They look like harmless fun _ fluffy castles, ships and slides filled with children carelessly bouncing around, their parents letting their guard down a bit during playtime.
But an accident that sent three of the huge toys aloft on a breezy afternoon on New York's Long Island, seriously injured a woman and hurt 12 other people is drawing attention to the little-known hazards of the inflatable playthings sometimes called "bounce houses" and the inconsistent regulations covering them.
"I never thought there would be any serious issues, any concerns with safety," said Mike Perniches, a father who ran to the rescue of the injured after Saturday's accident. "But now, I'm like, forget it."
At least 10 inflatables around the country have been toppled by winds or collapsed under too much weight in the past two months, injuring more than 40 people, according to RideAccidents.com, a website that tracks amusement ride accidents.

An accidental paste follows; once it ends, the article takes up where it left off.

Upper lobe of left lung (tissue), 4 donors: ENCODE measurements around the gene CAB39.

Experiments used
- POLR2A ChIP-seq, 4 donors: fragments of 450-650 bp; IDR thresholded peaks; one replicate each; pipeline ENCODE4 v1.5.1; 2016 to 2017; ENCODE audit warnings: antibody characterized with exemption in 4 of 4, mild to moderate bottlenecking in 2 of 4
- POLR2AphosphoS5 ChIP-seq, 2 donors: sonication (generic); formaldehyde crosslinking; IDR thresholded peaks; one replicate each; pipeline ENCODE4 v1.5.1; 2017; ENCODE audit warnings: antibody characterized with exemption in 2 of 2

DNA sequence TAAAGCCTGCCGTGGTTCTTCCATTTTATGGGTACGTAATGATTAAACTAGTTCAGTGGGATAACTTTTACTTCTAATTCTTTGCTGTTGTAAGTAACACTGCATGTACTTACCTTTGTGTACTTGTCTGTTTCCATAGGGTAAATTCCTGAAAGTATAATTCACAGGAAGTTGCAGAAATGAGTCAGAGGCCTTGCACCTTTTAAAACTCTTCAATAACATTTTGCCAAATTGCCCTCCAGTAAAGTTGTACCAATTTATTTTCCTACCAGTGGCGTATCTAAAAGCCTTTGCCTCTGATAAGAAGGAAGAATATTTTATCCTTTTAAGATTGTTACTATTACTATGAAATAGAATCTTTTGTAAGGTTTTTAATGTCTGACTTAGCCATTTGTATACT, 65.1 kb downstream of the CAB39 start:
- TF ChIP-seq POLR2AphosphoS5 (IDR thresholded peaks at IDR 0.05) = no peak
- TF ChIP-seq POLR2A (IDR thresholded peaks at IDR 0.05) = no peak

It's not the toys themselves that are the problem, it's the way they are set up and supervised, said Jim Barber, a spokesman for the National Association of Amusement Ride Safety Officials, based in Brandon, Fla.
"I wish this was a rarity, but it's not. It happens all the time," Barber said. "These are probably the most dangerous amusement devices they have."
A few states, such as New Jersey, make sure operators are trained on all inflatables, while others require operators only to have insurance. Most have no guidelines.
"It's actually crazy," said Matthew Mark, who owns a party rental company near Detroit and seven years ago founded the Safe Inflatable Operators Training Organization. "They're not quite carnival rides, but they should be regulated almost like them."
The injured, killed or merely frightened in recent years include:
_ An 11-year-old boy who suffered bruises after a gust of wind tossed a slide about 70 yards at a church festival near Cincinnati.
_ A Pennsylvania man who was killed in June 2010 after an inflatable slide collapsed and pinned him at a Cleveland Indians game.